Fiction & Drama
Lisa Rookes on the inspiration behind The Gallows Tree
When I first started writing Christmas in Chamonix, brilliant sunshine was pouring through the window and it was eighty degrees outside! But for some reason, I didn’t find writing about snow and Christmas trees and skiing remotely challenging, and I think that’s because I’ve always loved Christmas. From a very young age, I knew that Christmas was a big deal in our house. The decorations went up early and preparations were intense. Homemade Christmas cake, Christmas pudding and mince pies. We always had advent calendars (the original kind, with a picture of some holly or a star behind each window, very unlike the beauty products I find in each little box in my current versions), but we also had an advent candle we lit and melted down daily.
On the day itself, there have always been many traditions, such as sitting in the same chairs to open presents and opening presents in a particular order. Watching the Top of the Pops Christmas special (but never the Queen’s speech), having indoor fireworks, throwing our empty cracker cases over our shoulders like Henry the Eighth throwing a chicken leg (the only time we were ever allowed to be so wantonly messy). Shooting party poppers over the central lamp in the dining room to see who could festoon it the best and my dad flaming the Christmas pudding with much pomp and ceremony, using vast quantities of brandy with the lights dimmed down with us all oohing and aaahing in the background.
My parents went to great lengths to preserve the magic of Christmas and in particular, the whole pretence of Santa and his existence. I remember one year being especially excited about the prospect of receiving a bike as my main Christmas present. I had been very clear to my parents – and to Santa, via a detailed letter, that I would prefer a more boy-ish bike. Nothing pink or girly. No. I wanted a Chopper. Preferably a blue one. I went to bed in a state of extreme over-excitement with no intention of staying awake or waking up (Santa might not visit!)
I remember waking up suddenly that night. Seeing my door open and light from the landing flooding in. And there was Santa. Walking into my bedroom. Actual Santa. In the full-on outfit of scarlet trousers and a matching scarlet jacket trimmed with white fur. Santa wore a fluffy beard which I knew was fake and some little glasses. As he heaved a sack of presents to the end of my bed and wheeled my bike in (a dark blue Chopper with flower stickers all over the cross bar – yay!), I noticed through one squinted eye that Santa was wearing black welly boots with cotton wool glued on. Cotton wool, to look like snow, visibly glued onto the welly boots.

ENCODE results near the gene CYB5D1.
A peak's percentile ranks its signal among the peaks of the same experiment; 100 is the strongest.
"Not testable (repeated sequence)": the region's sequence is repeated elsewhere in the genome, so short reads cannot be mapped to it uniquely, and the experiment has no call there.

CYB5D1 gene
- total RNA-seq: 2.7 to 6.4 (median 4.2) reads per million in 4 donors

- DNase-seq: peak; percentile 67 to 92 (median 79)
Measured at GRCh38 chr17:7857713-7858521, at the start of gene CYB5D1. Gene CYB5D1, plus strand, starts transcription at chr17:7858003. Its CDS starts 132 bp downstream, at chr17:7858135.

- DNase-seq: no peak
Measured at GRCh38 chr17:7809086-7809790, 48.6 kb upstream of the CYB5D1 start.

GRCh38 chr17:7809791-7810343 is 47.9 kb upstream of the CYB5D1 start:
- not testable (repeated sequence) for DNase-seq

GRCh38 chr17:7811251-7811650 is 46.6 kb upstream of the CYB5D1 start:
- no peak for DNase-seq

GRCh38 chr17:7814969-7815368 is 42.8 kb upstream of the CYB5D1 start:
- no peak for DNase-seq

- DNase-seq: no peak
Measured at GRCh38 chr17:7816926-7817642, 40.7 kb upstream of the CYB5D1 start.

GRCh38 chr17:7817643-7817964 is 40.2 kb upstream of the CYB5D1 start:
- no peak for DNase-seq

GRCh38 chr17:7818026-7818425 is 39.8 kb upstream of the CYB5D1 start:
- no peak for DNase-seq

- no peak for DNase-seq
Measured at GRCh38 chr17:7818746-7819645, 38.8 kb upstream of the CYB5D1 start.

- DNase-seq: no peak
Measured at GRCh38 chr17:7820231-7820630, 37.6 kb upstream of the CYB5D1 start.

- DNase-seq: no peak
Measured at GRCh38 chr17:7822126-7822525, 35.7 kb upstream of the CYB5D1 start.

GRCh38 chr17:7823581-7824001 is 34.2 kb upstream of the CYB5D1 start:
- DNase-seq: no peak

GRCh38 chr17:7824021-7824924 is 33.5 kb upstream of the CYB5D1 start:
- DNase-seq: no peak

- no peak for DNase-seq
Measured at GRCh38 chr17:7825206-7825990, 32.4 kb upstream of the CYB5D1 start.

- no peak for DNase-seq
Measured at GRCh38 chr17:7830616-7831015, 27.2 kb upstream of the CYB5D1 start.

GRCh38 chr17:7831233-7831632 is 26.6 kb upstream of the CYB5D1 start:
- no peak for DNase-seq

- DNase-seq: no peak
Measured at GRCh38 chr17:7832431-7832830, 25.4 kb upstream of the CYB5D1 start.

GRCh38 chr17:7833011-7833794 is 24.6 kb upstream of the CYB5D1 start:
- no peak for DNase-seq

Confused, I watched Santa leave. Why on earth did he have cotton wool on his boots?! Surely coming from the North Pole, he would have proper snow crusted around the sole of his boots? The following morning, I quizzed my parents about this. Seeming thrilled, they threw their arms around me and congratulated me on seeing Santa – and still receiving all my presents! Bemused and bamboozled, I forgot to even mention the cotton wool issue as I rode around happily on my Chopper.
Years later, I remembered this story and brought it up on Christmas Day, this time making sure I made mention of the cotton wool. Cue blank faces from both parents. They both denied my dad ever dressing up as Santa, let alone gluing cotton wool to his welly boots. I laughed and said ‘aah, you’re both so cute’. But still, they steadfastly continued to deny that it was my father in the Santa suit. And they have denied it ever since!
So. I have always loved Christmas. And as much as I love beaches and sunshine, I love Christmas more. And that’s why I found it easy to put aside the glorious sunshine this summer and lose myself in festive memories of my childhood which spilled out onto the page in the form of Christmas in Chamonix.
Sasha Wagstaff is the author of six novels, both as herself and under the pen name Ella Harper. Her novels include Lost and Found in Paris and If I Fall.